Fig. 1. When nitrogen in the ammoniacal (NH4+) form is taken up by plants, the uptake of the positively charged ion is balanced with the release of a positively charged ion, a proton or hydrogen ion (H+). The increased concentration of hydrogen ions causes the pH of the root zone to decrease.
Diagram courtesy of Christopher J. Currey

The role of nitrogen in greenhouse crop production is very important. Nitrogen affects the growth and morphology (i.e. size) and quality (i.e. appearance) of our crops. Too much nitrogen can result in excessive growth. Too little nitrogen results in pale or chlorotic foliage and plants that may be too small.

In addition to the direct effect of nitrogen on plants, nitrogen can also affect the root zone pH (Figs. 1 & 2). Unlike other nutrients, there are different forms of nitrogen in fertilizers, including nitrate (NO3-), ammonium (NH4+), and urea (CH4N2O). This article aims to highlight how the different forms of nitrogen can affect root zone pH and how you can use these different forms of nitrogen to improve your crop culture.


Nitrate (NO3-) is the form of nitrogen that can cause the root zone pH to increase over time. When plants take up nutrients, they must maintain an electrochemical balance in their cells. Since nitrate is a negatively charged ion, plants exude a hydroxide ion (OH-) for each nitrate ion taken up by roots. By releasing a negative ion for every negative ion taken up, the plant remains electrochemically balanced (Fig. 2).

While nitrate can increase the substrate pH, it is dependent on crop growth. If plants are growing slowly (or not at all!), little to no nitrate is taken up. As a result, no hydroxide is released and the pH will not drift upwards. In order for the nitrate to influence root zone pH, plants must be actively growing and taking up nitrogen.

Ammonium and urea

Fig. 2. When nitrogen in the nitrate (NO3-) form is taken up by plants, the uptake of the negatively charged ion is balanced with the release of a negatively charged ion, hydroxide (OH-). The increased concentration of hydrogen ions causes the pH of the root zone to increase.
Diagram courtesy of Christopher J. Currey

Ammonium (NH4+) and urea (CH4N2O) are the forms of nitrogen that can decrease root zone pH over time. While ammonium is a positively charged ion, urea doesn’t have a charge. However, urea is converted to ammonium and therefore, is considered to be a form of ammoniacal nitrogen, with respect to its function in the root zone.

Ammoniacal nitrogen is taken up by roots and, like nitrate, plants maintain an electrochemical balance during this process. However, instead of a hydroxide ion, a positively charged hydrogen ion (H+) is exchanged for the positively charged ammonium ion. As the concentrations of hydrogen increase, the root zone pH decreases (Fig. 1).

Ammoniacal nitrogen can also decrease root zone pH as it is converted to nitrate. Positively charged hydrogen ions are released when ammonium is converted to nitrogen by bacteria in the substrate, reducing the pH. Unlike nitrate, ammonium can still affect substrate pH even if plants are growing slowly. While no hydrogen ions will be released due to diminished uptake, the ammonium may still be converted to nitrate and acidify the substrate. One caveat is that the bacteria that convert ammonium to nitrate are less active when temperatures are cooler and, if ammonium is not being converted to nitrogen, there is a risk of ammonium toxicity.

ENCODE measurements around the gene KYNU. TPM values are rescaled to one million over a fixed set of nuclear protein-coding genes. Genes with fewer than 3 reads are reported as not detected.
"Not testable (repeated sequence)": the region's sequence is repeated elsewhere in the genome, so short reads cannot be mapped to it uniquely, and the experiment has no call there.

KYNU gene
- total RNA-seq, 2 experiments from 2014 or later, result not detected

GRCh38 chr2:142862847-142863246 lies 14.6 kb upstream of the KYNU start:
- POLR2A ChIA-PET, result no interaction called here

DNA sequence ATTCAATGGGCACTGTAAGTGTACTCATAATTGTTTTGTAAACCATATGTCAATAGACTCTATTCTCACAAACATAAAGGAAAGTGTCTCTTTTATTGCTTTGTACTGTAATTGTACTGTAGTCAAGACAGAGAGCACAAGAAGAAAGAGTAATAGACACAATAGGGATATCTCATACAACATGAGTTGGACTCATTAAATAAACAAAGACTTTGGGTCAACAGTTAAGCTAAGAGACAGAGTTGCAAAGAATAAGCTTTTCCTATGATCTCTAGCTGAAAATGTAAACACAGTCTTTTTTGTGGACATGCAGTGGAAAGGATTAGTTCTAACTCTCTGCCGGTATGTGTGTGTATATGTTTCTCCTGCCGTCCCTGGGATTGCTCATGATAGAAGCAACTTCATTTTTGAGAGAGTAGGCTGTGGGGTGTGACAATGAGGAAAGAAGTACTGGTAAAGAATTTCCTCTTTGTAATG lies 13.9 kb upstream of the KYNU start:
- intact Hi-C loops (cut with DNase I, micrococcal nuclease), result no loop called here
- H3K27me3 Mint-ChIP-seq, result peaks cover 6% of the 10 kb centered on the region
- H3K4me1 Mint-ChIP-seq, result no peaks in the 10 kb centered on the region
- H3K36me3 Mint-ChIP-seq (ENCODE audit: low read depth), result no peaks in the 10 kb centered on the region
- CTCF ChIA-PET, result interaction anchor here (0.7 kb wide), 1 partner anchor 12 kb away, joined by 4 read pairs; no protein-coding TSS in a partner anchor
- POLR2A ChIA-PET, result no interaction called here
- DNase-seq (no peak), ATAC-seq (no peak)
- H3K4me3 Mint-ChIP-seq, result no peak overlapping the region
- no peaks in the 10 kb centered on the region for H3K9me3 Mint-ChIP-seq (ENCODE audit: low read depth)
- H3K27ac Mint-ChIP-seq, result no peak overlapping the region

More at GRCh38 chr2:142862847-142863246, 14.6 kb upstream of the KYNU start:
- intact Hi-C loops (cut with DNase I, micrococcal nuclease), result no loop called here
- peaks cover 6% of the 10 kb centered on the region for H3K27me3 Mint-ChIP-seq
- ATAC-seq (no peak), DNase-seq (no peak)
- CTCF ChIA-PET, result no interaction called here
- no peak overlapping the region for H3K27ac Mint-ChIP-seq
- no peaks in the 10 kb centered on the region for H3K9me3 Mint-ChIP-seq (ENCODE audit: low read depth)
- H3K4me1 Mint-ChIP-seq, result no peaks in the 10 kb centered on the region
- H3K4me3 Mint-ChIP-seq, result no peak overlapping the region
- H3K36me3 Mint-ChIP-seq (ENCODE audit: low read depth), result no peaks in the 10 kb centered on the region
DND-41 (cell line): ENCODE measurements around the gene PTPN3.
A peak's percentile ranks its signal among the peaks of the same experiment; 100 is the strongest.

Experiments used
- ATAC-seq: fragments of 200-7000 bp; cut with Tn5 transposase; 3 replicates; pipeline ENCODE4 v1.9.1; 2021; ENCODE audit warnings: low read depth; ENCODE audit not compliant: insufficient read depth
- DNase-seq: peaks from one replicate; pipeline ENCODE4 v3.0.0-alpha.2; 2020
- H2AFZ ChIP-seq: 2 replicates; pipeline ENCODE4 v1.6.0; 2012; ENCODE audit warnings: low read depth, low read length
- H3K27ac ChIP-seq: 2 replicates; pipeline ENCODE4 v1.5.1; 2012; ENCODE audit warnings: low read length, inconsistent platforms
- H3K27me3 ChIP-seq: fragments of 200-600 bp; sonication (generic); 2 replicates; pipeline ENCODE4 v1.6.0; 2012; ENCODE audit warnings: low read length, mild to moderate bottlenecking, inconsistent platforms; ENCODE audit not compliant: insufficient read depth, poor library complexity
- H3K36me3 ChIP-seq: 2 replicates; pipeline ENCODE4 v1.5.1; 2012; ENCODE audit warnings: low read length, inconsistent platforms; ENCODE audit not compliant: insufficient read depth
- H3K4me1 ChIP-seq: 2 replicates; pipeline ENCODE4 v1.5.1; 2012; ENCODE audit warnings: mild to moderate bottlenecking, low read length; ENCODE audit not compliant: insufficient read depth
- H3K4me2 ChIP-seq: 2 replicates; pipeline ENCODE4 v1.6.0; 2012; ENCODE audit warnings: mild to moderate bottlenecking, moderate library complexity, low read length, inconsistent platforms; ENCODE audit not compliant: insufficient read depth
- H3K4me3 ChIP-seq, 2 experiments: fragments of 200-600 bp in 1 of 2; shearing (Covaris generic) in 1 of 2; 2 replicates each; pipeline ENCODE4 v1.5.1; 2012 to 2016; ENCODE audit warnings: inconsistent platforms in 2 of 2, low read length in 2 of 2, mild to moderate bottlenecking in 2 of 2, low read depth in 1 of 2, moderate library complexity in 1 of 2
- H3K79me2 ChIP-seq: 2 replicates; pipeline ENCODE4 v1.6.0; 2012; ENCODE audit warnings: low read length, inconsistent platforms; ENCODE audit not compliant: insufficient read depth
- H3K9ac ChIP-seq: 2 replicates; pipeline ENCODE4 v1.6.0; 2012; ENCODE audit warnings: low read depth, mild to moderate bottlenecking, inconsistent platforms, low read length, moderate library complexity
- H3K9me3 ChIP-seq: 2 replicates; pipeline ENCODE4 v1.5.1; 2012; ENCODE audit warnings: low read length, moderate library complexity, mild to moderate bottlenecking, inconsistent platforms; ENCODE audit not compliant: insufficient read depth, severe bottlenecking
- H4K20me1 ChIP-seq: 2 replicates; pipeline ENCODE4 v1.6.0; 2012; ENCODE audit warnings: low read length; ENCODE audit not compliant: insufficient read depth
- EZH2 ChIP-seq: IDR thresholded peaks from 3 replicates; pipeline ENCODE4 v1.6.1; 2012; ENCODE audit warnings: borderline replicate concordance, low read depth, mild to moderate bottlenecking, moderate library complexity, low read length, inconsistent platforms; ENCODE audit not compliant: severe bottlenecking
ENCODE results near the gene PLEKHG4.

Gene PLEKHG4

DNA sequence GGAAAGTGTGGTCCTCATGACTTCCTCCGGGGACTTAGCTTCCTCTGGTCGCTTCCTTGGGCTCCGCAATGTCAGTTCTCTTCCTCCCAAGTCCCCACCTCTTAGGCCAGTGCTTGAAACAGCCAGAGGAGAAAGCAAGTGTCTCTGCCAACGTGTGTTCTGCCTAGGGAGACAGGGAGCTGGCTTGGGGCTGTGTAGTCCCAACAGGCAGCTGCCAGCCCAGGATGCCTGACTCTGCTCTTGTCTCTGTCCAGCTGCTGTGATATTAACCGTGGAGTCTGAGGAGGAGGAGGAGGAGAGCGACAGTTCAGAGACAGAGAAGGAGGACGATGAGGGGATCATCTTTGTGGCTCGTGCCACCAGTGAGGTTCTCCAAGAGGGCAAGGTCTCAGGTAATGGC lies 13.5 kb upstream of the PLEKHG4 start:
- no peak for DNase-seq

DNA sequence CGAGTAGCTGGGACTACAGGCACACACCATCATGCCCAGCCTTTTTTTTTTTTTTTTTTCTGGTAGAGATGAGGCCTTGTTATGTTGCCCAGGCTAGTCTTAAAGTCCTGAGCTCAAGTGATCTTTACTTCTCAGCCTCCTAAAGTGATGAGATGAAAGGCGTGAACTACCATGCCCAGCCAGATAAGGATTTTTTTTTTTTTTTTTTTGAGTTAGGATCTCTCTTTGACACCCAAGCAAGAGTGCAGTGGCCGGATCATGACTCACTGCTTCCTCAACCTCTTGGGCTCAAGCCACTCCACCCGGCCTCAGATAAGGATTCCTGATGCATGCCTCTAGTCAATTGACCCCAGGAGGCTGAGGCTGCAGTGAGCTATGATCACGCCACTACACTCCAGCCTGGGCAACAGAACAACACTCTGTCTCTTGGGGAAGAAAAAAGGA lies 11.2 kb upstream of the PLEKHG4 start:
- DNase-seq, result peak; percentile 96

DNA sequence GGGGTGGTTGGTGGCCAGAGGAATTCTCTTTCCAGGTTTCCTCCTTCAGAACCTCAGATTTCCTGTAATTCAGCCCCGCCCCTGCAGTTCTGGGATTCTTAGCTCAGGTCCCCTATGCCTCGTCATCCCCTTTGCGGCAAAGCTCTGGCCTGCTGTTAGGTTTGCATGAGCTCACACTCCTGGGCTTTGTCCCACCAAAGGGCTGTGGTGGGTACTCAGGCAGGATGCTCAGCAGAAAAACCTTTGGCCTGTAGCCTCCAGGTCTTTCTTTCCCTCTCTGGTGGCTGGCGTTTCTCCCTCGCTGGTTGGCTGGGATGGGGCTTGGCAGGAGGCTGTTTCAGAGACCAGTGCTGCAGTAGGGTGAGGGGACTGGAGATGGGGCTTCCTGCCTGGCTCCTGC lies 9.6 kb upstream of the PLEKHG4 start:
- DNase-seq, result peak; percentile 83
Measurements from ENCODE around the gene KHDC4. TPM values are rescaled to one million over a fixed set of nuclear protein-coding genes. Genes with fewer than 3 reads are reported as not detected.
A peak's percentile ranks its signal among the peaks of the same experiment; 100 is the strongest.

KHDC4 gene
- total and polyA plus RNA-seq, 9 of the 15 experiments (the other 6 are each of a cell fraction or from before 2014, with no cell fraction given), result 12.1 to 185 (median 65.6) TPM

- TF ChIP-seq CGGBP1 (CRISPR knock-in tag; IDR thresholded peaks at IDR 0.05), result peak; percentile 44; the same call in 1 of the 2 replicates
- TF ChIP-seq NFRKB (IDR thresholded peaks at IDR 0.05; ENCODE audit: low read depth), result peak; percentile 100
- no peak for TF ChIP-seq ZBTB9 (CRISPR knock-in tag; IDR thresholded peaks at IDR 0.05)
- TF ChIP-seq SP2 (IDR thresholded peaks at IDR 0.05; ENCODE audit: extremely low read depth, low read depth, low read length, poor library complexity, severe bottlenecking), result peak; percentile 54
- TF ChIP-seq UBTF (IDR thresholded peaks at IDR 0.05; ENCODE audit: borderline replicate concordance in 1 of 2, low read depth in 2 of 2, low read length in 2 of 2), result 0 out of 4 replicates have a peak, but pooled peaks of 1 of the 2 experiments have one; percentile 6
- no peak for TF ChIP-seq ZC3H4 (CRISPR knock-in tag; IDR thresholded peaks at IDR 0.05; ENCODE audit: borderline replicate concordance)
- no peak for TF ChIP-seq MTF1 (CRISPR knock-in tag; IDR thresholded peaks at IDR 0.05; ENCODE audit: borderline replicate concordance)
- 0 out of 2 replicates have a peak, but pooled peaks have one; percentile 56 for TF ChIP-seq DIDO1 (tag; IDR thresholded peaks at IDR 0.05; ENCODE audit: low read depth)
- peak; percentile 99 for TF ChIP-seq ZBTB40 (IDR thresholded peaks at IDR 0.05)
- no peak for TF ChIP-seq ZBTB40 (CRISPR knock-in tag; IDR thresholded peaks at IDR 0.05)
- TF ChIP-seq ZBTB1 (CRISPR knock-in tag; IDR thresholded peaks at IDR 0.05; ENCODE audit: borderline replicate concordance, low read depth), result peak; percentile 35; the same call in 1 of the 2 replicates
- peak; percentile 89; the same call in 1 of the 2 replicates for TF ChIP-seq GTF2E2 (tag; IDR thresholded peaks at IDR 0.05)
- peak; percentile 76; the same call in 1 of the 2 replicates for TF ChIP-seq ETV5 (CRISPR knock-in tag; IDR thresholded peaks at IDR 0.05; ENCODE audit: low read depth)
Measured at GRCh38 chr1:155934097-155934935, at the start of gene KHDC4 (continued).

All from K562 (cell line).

Selecting the right fertilizer

Fig. 3. The analyses on fertilizer labels provide a breakdown of not only the proportion of the fertilizer that is nitrogen, but also the total percentage of different nitrogen forms.
Photo: Christopher J. Currey

So which fertilizer are you going to choose? “It depends” would be the correct answer! There are a wide range of fertilizers available, so to choose the one that is best for you, you’ll need to consider the plant material you’re fertilizing, the growing environment, and the chemical properties of your growing substrate and irrigation water.

There are some fertilizers that are comprised of 100 percent ammonium (ammonium sulfate, diammonium phosphate) or nitrate (calcium nitrate, potassium nitrate). However, research has shown that plants tend to grow better when both forms of nitrogen are present in a fertilizer, and the majority of complete, balanced water-soluble fertilizer and controlled release fertilizers contain a blend of the different nitrogen forms (Fig. 3).

The next question, then, is what proportion of each form? Again, it depends! You will need to consider several factors, including crop requirements, irrigation water quality (alkalinity and pH), substrate pH, and environmental conditions. If you are growing crops that are efficient at taking up micronutrients (the “geranium group”), have very low alkalinity, and/or are growing at cool temperatures, select a fertilizer that has more nitrate and will increase pH. Alternatively, if you are growing crops that are inefficient at taking up micronutrients (the “petunia group”) or if your water has higher alkalinity and pH, select a fertilizer with more ammoniacal nitrogen that will decrease pH.

Bottom line

The different forms of nitrogen in your fertilizer can affect crop growth and development differently by affecting the root zone pH. By knowing what type of fertilizer would be best for your crops, growing conditions, and cultural practices, you can avoid problems during production. Familiarizing yourself with the multitude of different fertilizers available will give you greater flexibility during production and control over your crop quality.

Christopher is an assistant professor of horticulture in the Department of Horticulture at Iowa State University.